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Rockwell Automation pushes mining automation

If mining is big business in Australia, mining automation is no small change. Rockwell Automation recently rganised the Executive China-Australia Mining Forum to showcase key technologies and share information. The Forum in Brisbane attracted over a hundred engineers from the two countries.

"The objective is to increase collaboration between mining automation groups in Australia and in China – at the end user level, as well as for Chinese investors who are investing in new Australian mines," explains Geoffrey Irvine, Industry Solutions Manager, Rockwell Automation (pictured here).

There is also robust trade at the equipment supply or OEM level. "It’s not just Australian OEMs that are supplying into China," notes Irvine. "Chinese OEMs, who are new to the local mining market, are emerging particularly strong and supplying equipment here."

The forum was split into two streams: Process & Automation and Power & Safety. Topics ranged from ‘Best Practices for HMI Graphic Design’ and ‘Production and Delay Reporting Systems for Mining Operations’ to ‘Sustainable Longwall Coal Shearing Systems.’

Rockwell Automation cut back on the marketing spiel and organised the Forum as a customer application driven event. "The direct involvement that Rockwell Automation has in terms of these talks is a fairly thin layer," explains Irvine.

"This works better than a comprehensive product presentation. Making the connection between the application and how our equipment is utilised, is a very strong selling point."

Irvine played a key role in pulling the event together and spent some time talking to end users to determine the hot topics in the mining industry today.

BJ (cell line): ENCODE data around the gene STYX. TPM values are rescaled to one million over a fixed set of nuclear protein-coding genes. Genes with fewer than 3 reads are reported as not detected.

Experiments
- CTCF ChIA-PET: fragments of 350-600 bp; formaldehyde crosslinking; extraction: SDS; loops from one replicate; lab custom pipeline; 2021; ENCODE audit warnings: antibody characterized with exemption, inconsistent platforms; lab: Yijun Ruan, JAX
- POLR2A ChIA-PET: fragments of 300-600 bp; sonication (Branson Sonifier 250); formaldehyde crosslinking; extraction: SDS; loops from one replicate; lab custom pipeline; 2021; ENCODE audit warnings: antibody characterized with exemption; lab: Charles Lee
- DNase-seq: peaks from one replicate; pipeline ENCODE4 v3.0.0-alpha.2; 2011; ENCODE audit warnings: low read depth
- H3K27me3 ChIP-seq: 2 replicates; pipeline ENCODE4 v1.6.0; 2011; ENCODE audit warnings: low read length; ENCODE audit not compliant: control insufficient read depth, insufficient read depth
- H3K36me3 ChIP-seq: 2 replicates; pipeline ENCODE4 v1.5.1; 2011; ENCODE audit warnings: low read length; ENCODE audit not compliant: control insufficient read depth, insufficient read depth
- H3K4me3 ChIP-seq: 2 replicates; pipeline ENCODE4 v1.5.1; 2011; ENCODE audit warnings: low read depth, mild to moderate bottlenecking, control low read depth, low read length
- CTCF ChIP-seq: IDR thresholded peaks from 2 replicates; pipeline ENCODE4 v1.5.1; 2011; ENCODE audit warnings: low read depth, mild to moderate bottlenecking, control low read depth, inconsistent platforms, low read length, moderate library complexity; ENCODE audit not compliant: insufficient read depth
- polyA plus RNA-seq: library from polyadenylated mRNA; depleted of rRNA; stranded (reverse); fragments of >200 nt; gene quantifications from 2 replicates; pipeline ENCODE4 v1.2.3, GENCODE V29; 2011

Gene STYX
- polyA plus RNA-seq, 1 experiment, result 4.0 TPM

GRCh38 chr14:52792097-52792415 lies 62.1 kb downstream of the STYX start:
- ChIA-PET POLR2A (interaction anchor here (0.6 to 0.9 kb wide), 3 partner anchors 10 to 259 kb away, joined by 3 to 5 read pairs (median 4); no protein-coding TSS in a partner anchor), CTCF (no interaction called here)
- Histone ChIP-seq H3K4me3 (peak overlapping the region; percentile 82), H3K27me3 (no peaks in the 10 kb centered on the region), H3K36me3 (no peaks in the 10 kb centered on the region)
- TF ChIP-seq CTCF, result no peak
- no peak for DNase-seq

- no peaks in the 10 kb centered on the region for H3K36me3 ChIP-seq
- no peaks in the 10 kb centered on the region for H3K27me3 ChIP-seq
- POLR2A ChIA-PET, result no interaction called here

He highlights the session on remote operating centres. "Everybody wants to do that. It’s similar to what many large mining companies have developed and implemented," he says.

The Forum was ‘opened’ by Minister for Foreign Affairs, Kevin Rudd, who was beamed in via a pre-recorded video message.

He pointed to a recent study by the Department of Foreign Affairs and Trade which revealed that the average mining company spends $24.40 on embodied services for every $100 of coal extracted in Australia.

"It’s not just the commodity but also the sale of services built into that commodity and this fuels a whole lot of other jobs in the economy," said Rudd.

Rudd also used the opportunity to push the Australia-China 2.0 plan which is designed to help Australia’s businesses expand their links with five of that country’s booming regional second-tier cities.

"Today’s event, and the issues you will be discussing, are important to maintain the momentum of our trade," he remarked.

"Our skilled professionals, advanced extraction processes and cutting edge technology have all made Australia a leader in the global minerals industry. We’re also a leader in mining equipment, technology and services."

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